by Al Davis and Nicola Roark
Do these really matter or could you take your great idea, score some investment money and get your product to market more quickly without pro formas?
This question puzzles a lot of startups so let’s answer it. While there’s no wrong answer, each path has its own likelihood of success:
No pro forma financial statements = low probability of success
The reason this path has low probability of success is not because you don’t have a great idea! Your idea is probably fantastic but it’s even better when you can back it up with financial assumptions that make sense.
The reality is that investors place their bets on startups less than 3% of the time.
And when they bet on a startup, they demand pro forma financial statements and at least some kind of detailed plan for the business.
The other 97% of their money goes to businesses that have already been through rounds of funding and have demonstrated that there is a market willing to buy their product.
Pro forma financial statements = high probability of success
Investors take their risks with those that have a reasonable chance at being successful and returning their investment, plus some, to them. Investors want to know when to expect a return on their money. Pro forma financial statements tell them that.
Let’s take a quick look at the pro forma financial statements that all investors expect from a startup. Understanding the value of each adds tremendous power to running your business, growing your business, and to the proposition you make to investors.
Your pro forma income statement (also called profit and loss statement, or P&L statement) is the tool used by businesspeople and investors to determine if a company is profitable (or not) over a period of time.
It shows what the revenues, cost of goods sold, expenses, and profits of a company would be, based on a set of given assumptions. Your income statement answers seven questions for you and your potential investors. To learn more about these questions and their answers, read Seven Things an Income Statement Tells You.
Using your income statement is the best way to find out how efficient your company is in generating that profit from the sales. These are imperatives for launching and running a viable business.
Your pro forma cash flow statement shows all cash that you expect will come into the company and all cash that you expect will go out of the company during a period of time based on your stated assumptions.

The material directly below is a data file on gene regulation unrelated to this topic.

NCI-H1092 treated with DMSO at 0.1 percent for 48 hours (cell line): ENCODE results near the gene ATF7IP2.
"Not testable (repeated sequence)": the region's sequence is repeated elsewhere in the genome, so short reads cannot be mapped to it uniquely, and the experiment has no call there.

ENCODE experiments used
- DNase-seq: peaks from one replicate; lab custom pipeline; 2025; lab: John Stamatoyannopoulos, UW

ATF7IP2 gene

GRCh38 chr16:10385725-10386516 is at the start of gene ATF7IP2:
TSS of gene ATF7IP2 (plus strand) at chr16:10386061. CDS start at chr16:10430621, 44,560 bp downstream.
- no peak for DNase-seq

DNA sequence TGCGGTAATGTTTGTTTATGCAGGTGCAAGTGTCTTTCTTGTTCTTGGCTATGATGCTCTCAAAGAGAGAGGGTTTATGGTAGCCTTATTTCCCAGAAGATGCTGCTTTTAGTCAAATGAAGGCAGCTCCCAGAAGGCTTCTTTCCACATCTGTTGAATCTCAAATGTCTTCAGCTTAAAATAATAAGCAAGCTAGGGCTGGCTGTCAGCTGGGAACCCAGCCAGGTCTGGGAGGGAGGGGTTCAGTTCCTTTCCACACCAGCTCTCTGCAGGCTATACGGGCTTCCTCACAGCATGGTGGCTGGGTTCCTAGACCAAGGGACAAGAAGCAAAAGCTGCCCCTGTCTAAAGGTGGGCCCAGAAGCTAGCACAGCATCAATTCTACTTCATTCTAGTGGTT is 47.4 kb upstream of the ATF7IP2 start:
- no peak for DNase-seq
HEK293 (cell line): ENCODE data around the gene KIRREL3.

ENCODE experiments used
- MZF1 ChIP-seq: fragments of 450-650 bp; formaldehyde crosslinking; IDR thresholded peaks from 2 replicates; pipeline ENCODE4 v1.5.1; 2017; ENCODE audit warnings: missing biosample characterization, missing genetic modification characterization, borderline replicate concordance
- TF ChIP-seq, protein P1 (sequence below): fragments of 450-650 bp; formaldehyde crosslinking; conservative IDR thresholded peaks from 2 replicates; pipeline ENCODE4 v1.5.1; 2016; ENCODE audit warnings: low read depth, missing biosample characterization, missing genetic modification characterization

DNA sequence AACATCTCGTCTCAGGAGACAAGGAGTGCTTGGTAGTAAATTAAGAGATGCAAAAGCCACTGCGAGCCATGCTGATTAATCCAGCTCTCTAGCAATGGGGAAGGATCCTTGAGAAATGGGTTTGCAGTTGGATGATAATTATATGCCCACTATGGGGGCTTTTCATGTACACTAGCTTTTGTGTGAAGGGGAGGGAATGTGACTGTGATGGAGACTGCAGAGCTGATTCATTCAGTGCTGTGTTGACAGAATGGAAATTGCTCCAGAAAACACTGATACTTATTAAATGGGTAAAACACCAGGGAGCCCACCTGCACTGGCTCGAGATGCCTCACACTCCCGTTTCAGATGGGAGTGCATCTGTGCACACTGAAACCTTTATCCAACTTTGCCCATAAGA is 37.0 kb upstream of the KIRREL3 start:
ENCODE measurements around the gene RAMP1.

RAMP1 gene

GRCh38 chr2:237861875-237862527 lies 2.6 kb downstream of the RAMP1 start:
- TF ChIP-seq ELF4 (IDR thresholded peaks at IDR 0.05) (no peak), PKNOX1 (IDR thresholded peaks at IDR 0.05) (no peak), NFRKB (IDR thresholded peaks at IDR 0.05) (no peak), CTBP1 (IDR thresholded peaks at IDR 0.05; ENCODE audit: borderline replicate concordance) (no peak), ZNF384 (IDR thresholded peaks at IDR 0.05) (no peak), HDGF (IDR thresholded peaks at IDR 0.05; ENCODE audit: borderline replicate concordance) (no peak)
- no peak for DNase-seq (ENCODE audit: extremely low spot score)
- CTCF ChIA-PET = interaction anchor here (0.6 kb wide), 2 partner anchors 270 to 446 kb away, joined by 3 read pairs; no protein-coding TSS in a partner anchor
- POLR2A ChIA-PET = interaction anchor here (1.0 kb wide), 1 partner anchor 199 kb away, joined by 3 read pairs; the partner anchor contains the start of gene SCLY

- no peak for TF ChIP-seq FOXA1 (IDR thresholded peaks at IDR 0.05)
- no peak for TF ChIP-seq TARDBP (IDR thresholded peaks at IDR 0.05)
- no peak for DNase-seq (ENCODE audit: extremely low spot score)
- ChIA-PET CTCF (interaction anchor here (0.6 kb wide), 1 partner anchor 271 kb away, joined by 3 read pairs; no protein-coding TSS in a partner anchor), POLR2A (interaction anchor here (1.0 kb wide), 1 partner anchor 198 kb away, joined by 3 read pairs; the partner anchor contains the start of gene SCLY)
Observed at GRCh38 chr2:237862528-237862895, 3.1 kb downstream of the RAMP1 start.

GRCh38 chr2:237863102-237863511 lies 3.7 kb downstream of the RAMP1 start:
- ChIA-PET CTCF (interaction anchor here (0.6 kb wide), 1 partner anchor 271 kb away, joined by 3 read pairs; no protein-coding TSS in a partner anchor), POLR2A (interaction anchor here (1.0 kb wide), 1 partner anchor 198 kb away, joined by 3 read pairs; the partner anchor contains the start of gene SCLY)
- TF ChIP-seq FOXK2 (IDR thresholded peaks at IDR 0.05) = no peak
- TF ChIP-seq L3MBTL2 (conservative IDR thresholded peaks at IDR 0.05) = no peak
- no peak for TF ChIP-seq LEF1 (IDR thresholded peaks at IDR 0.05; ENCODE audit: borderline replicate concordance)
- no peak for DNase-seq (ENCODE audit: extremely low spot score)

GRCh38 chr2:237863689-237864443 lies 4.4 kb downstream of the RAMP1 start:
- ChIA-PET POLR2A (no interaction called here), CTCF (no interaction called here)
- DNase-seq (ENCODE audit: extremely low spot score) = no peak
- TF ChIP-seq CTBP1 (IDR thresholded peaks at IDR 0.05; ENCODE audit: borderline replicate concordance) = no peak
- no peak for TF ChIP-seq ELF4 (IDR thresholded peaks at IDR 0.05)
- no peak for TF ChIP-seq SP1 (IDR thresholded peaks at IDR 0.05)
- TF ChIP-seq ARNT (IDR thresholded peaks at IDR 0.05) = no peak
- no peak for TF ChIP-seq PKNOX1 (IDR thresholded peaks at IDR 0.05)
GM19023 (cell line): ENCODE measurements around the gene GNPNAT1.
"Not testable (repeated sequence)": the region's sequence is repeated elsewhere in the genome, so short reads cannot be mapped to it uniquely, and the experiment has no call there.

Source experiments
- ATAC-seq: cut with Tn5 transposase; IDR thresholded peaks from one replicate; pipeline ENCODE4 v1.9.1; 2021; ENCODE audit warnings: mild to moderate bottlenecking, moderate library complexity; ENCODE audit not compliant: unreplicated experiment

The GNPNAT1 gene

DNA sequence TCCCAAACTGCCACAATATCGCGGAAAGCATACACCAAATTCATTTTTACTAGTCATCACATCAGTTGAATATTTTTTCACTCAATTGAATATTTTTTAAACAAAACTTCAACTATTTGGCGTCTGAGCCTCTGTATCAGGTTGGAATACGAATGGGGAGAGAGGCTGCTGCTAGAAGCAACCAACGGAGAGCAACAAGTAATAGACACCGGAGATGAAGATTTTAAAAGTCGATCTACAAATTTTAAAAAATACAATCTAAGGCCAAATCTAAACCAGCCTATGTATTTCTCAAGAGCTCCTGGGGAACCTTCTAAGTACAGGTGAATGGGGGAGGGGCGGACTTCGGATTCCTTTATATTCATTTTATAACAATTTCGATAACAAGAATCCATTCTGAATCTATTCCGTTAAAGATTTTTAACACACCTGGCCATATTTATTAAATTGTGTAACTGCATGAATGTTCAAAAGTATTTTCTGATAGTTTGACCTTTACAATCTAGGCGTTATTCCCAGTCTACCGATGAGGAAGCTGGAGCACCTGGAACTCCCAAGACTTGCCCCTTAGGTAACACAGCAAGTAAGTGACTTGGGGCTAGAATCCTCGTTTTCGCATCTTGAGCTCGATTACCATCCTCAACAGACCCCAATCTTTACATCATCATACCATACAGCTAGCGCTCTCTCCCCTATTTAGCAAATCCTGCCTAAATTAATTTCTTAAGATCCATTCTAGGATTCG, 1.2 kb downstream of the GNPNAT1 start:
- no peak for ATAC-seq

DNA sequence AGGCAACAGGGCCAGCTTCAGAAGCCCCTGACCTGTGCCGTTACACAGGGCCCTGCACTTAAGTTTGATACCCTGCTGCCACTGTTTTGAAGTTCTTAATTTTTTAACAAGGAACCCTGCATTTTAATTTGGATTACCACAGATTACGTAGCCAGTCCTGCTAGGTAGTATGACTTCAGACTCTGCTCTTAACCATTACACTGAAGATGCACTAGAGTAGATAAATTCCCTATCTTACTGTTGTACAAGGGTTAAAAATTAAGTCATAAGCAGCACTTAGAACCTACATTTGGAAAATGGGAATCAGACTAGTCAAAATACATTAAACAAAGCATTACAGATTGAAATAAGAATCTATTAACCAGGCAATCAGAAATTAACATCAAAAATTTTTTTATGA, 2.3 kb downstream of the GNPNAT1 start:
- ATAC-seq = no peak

Many new entrepreneurs confuse cash with profit. Your company could be profitable (as reported on your pro forma income statement) and you could still run out of cash.
The cash flow statement answers four questions for you and your potential investors. To learn more about these questions and their answers, read Four Things a Cash Flow Statement Tells You.
Your pro forma balance sheet shows all the things your company would own (its assets), all the things it would owe (its liabilities), and their difference (shareholders’ equity), based on your assumptions.
The balance sheet answers four questions for you and your potential investors. To learn more about these questions and their answers, read Four Things a Balance Sheet Tells You.
Understanding the value of your pro forma financial statements is not only a benefit to you and your business, it’s an expectation from investors. They are the compass on your business journey and without them you’ll quickly start drifting.
Using your pro forma financial statements to chart your course, demonstrate your business acumen, and recommend course changes is the most reliable compass you, and your investors, can have.
Al Davis is a Serial Entrepreneur, Angel Investor and Author of six books. He is CEO of Offtoa, Inc., his fifth startup.
Nicola Roark is a Marketing Consultant and Strategist working with entrepreneurs and startups. Her business allows her to do two things she loves; collaborate with businesses who have a dream and develop the strategy and content to take it to market. Visit her website: www.exhilarationmarketing.com or email her: firstname.lastname@example.org for more details.